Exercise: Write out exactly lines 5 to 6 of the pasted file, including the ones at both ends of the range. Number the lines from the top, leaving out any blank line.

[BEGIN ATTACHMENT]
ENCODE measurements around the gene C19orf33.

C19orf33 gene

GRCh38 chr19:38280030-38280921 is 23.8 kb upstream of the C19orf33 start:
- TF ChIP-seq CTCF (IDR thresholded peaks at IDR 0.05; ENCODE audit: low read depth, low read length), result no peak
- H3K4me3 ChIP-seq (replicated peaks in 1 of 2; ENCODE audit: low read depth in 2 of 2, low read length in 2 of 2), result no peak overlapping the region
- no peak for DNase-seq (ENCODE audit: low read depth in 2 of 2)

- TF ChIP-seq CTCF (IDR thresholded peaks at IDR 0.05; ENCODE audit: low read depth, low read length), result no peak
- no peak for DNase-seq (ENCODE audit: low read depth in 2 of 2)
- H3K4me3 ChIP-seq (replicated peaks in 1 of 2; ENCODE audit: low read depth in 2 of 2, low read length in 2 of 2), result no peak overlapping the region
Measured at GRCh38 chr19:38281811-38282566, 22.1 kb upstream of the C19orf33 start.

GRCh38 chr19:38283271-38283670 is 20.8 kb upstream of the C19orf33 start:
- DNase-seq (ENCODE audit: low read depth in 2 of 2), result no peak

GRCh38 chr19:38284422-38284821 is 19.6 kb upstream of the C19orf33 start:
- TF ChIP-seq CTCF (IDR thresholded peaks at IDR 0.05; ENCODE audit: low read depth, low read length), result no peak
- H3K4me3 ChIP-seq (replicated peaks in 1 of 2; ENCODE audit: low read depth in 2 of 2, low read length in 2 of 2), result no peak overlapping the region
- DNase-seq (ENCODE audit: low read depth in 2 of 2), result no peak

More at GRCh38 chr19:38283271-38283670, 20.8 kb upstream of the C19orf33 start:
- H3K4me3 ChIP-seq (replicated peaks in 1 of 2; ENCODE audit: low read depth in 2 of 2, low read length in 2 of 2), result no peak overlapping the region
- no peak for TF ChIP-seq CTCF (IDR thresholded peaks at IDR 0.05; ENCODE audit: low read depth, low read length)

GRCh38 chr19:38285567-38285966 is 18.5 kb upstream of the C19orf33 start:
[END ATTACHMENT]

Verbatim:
- H3K4me3 ChIP-seq (replicated peaks in 1 of 2; ENCODE audit: low read depth in 2 of 2, low read length in 2 of 2), result no peak overlapping the region
- no peak for DNase-seq (ENCODE audit: low read depth in 2 of 2)